Basics of Hydraulic Seals

Basics of Hydraulic Seals

Jan 5, 2015

The Importance of Hydraulic Seal Integrity

Hydraulic seals prevent leakage and loss of fluids from systems. When seals shrink or harden, they can crack and may lose elasticity, leading to seal failure. This can be caused by:

  • High operating fluid temperatures
  • Fluid degradation

The use of incompatible hydraulic fluids can cause swelling, and/or shrinkage of the seal or chemical attack that can lead to the failure of lip seals as well as O rings.

Types of Hydraulic Seals

The most commonly used material is acrylonitrile or nitrile butadiene rubber (NBR). Relatively inexpensive, NBR exhibits excellent resistance to petroleum-based hydraulic fluids for the temperature range -50°C to 120°C (-60°F to 250°F), but is not resistant to weathering. NBR can be used at temperatures up to 150°C (300°F) but service life will be shortened.

  • Compatible fluids: Petroleum-based hydrocarbons including mineral oils, diesel and fuel oils; vegetable oils and greases; HFA, HFB and HFC hydraulic fluids; dilute acids, alkali and salt solutions up to moderate temperatures.
  • Incompatible fluids: Highly aromatic hydrocarbons; ketones, acetic acid, and other polar solvents; strong acids, and glycol-based brake fluids.

The second most common material is fluorocarbon rubber (FPM/FKM), commonly known under the DuPontTM trade name VITON® *. It can be used over a wider temperature range of -40°C to 200°C (-40°F to 400°F). There are two main classes of Viton materials, type A and type G. Type A is more common and lower cost than type G, but type G offers improved compatibility with most fluids and resistance to both weathering and ozone.

  • Compatible fluids: Petroleum-based hydrocarbons, synthetic hydraulic fluids, fuels, including gasoline/alcohol fuels, aromatics; many organic solvents and chemicals.
  • Incompatible fluids: Glycol-based brake fluids; strong alkalis, amines, ammonia, formic and acetic acids, and superheated steam.

Other materials are used for specialised applications such as thermoplastic polyurethanes (TPU) with bio-hydraulic fluids.

Hydraulic Fluid Base Oils

To evaluate the interaction of hydraulic fluids and the sealing materials, it is important to understand the differences between hydraulic fluid base oils.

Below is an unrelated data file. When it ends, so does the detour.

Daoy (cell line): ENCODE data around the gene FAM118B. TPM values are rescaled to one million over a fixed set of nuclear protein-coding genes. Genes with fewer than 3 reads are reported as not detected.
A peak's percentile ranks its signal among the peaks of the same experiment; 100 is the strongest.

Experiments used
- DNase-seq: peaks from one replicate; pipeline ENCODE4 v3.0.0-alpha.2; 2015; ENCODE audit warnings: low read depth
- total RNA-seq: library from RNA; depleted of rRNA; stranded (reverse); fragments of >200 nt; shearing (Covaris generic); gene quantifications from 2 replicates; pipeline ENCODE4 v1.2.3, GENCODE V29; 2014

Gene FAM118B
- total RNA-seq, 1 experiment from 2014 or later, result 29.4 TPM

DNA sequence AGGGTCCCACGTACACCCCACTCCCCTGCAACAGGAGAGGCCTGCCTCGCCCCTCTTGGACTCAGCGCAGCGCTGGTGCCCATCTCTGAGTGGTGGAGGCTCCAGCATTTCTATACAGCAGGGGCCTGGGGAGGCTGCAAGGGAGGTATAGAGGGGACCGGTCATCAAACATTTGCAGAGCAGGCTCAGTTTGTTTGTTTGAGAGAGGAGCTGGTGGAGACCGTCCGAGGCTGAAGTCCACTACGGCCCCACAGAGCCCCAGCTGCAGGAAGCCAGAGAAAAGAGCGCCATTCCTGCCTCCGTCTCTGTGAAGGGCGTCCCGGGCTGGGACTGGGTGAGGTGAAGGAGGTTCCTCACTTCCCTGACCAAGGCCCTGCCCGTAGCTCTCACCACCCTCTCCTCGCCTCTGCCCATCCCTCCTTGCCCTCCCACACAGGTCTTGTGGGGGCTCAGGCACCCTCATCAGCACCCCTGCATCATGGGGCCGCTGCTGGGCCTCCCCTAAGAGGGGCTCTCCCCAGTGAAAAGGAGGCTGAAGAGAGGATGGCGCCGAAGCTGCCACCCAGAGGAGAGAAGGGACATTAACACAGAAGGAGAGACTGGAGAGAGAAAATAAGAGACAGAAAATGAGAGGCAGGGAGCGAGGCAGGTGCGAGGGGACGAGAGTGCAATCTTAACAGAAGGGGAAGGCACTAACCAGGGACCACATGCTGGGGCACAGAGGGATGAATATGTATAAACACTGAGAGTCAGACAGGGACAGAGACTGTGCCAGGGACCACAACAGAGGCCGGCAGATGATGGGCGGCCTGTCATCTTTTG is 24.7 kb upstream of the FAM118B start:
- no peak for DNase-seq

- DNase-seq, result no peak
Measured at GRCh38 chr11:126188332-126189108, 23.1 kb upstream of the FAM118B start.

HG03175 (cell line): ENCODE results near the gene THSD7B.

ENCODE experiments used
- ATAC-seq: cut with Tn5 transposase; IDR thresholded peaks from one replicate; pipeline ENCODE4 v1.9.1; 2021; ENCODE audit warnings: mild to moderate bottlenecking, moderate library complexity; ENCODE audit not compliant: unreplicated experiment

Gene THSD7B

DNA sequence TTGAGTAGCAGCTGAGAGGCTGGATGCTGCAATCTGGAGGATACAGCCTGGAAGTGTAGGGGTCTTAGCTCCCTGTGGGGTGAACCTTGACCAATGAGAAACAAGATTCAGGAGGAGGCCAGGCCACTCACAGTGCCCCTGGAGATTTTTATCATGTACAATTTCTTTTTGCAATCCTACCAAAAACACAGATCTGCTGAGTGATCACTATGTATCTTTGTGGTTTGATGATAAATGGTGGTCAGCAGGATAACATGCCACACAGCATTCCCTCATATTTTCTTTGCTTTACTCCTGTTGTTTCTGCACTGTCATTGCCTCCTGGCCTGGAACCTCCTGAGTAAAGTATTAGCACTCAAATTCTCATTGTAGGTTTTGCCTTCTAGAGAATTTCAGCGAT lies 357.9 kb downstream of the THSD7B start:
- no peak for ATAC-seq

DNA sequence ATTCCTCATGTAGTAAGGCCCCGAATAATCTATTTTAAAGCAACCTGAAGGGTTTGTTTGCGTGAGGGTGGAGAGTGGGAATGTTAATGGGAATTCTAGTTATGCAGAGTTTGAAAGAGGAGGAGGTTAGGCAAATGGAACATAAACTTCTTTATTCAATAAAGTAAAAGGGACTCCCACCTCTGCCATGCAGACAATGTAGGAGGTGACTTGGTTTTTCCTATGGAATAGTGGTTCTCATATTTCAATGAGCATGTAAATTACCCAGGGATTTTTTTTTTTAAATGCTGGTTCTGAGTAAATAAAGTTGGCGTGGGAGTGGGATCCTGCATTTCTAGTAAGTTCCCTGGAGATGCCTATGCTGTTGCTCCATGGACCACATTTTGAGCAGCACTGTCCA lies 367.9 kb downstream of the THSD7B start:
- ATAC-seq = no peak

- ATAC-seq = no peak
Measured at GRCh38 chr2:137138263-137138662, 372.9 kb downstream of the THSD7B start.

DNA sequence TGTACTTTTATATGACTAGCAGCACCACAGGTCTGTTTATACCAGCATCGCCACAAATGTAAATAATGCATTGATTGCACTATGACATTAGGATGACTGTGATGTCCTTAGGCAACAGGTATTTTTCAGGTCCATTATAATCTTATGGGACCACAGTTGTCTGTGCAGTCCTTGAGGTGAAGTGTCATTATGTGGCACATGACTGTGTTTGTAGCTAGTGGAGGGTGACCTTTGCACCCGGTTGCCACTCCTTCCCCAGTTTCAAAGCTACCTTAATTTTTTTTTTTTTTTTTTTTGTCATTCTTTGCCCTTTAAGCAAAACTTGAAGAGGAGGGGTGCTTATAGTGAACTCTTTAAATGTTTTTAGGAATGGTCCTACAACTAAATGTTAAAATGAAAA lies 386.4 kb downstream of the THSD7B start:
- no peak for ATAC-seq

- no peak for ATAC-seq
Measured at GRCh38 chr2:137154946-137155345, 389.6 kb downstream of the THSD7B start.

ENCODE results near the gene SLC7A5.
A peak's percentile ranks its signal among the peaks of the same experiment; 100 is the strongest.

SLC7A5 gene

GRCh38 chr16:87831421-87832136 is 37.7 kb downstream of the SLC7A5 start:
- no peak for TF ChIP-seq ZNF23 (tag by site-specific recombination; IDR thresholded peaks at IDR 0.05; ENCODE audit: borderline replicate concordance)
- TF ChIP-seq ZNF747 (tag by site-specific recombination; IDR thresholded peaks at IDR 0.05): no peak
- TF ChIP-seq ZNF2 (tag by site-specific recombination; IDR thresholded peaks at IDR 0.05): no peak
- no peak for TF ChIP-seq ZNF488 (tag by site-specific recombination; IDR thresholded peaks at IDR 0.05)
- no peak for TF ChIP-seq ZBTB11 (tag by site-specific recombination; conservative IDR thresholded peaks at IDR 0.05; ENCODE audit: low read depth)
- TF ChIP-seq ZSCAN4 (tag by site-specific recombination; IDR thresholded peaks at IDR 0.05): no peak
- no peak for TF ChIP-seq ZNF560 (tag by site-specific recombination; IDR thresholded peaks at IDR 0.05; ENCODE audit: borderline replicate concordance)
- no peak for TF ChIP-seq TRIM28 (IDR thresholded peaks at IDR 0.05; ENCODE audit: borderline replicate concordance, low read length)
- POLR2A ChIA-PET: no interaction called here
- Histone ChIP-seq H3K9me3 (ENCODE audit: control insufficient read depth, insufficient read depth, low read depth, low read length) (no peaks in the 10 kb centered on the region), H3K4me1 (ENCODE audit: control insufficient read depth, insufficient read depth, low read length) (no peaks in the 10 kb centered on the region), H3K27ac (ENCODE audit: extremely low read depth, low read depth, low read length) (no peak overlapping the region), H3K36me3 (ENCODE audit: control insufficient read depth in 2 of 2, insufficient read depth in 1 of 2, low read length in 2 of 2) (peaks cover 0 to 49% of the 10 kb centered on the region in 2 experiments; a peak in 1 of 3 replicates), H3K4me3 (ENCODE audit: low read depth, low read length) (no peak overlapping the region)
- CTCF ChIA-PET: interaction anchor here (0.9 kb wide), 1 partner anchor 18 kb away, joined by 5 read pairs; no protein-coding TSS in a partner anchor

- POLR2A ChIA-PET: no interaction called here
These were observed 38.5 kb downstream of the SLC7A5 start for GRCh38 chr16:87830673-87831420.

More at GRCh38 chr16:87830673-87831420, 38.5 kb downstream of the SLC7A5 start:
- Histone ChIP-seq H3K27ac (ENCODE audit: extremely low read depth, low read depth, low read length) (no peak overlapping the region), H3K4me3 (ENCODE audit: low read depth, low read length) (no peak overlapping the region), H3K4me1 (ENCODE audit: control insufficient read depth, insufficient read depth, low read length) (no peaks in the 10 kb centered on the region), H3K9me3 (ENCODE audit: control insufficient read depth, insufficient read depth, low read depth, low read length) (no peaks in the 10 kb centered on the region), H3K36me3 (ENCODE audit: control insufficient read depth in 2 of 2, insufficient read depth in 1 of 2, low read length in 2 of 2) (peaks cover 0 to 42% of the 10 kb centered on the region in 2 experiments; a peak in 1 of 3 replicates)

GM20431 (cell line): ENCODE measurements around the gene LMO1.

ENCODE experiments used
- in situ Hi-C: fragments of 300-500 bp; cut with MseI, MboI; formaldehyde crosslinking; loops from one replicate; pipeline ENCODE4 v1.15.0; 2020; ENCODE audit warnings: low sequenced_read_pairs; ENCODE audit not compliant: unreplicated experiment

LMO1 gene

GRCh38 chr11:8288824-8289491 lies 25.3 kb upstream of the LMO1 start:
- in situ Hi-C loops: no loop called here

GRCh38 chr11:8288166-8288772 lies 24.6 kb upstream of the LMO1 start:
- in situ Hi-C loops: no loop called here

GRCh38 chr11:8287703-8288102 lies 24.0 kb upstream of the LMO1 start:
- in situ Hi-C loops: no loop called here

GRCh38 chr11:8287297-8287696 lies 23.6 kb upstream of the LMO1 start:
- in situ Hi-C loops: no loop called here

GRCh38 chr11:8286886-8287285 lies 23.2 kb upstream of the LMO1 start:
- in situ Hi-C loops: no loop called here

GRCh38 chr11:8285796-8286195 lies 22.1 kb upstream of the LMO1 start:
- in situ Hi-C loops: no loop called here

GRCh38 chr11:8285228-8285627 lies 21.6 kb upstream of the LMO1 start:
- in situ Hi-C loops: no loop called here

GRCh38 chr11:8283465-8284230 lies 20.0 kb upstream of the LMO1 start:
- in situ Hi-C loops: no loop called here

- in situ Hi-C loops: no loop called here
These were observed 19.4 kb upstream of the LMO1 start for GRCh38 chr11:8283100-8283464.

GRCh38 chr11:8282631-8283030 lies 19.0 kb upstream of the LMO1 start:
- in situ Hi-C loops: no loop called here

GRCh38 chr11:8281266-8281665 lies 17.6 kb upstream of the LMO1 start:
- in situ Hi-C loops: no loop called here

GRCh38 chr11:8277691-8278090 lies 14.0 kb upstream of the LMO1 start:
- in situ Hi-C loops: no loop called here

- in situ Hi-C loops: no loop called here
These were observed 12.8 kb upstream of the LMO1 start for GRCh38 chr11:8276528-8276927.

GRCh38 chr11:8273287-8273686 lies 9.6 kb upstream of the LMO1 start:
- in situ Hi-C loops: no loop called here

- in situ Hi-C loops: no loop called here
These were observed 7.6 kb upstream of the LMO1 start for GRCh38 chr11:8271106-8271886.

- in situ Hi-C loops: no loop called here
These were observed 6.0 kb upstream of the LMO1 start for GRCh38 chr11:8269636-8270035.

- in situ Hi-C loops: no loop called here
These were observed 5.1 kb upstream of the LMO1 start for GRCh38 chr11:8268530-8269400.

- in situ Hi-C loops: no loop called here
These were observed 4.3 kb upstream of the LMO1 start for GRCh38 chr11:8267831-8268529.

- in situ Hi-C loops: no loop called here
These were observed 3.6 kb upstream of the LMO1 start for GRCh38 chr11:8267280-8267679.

• API Group I base oils are commonly used for hydraulic fluids. They are refined by a solvent extraction method.
  • API Group II and III base oils are refined by hydroprocessing techniques that convert waxes into iso-paraffins without using solvents. These base oils are water white in color and have superior oxidation resistance.
  • API Group IV base oils are polyalphaolefins (PAO) whilst API Group V fluids include naphthenic mineral oils, polyalkylene glycol (PAG), natural triglyercide and synthetic esters and other synthetic products.

The majority of base oils used for hydraulic fluids need additives to enhance specific properties. These additives also introduce an additional set of potential interactions with the seal material.

Predicting the Behavior of a Fluid and Seal Material

It is possible to predict the swelling or shrinkage behavior of a seal material with reasonably accurate results under normal operating temperature conditions.

  • Comparing the aniline point of the fluid in question to the aniline point of standard ASTM International reference oils produces a useful indication of the oil/ seal compatibility.
  • More accuracy can be obtained using the Elastomer Compatibility Index (ECI) method that compares the behavior of a standard NBR compound in a variety of petroleum-based oils to the behaviors of various other nitrile compounds. The results of the compatibility tests are plotted on a graph and used to determine the Swelling Behavior (SB) of the compound in question. Knowing the ECI of the fluid and the SB of the seal material, one can calculate the expected physical interaction of the pair.

How to Pick the Right Seal Material for Your Application

Given the wide range of variables, it is wise to seek guidance from the manufacturers when selecting seal materials for either a new build or maintenance replacement.

It is particularly important to consider the likely impact of any change in hydraulic fluid on the seals already in use before proceeding with a replacement.

For API Group I based fluids operating at temperatures below 100°C (212°F), NBR seals are the most cost-effective choice. Fluoroelastomers (FKM) increase the maximum operating temperature to 200°C (400°F), which is well above the recommended range for ordinary fluids, whilst only slightly reducing low temperature performance. All the other materials exist to fill application niches not covered by NBR or FKM materials.

For applications currently using NBR or FKM seals that are not exhibiting unusual failure modes or unexpectedly short service lives, it is unlikely that changing to a higher performance – and usually more expensive – material will reduce operating or maintenance costs enough to offset the cost of the premium seals.

For new designs that operate with the same fluids in the same temperature ranges as existing systems, the same seal materials will probably work in the new system too. For new systems that don’t duplicate existing designs, either NBR or FKM is a logical elastomer to start with, unless there is something very unusual about the system or known issues with the fluid that will be used.

For more information on hydraulic fluids, elastomer or seal performance, contact your Lubrizol representative.

* Viton is a registered trademark of the E.I. du Pont de Nemours and Company

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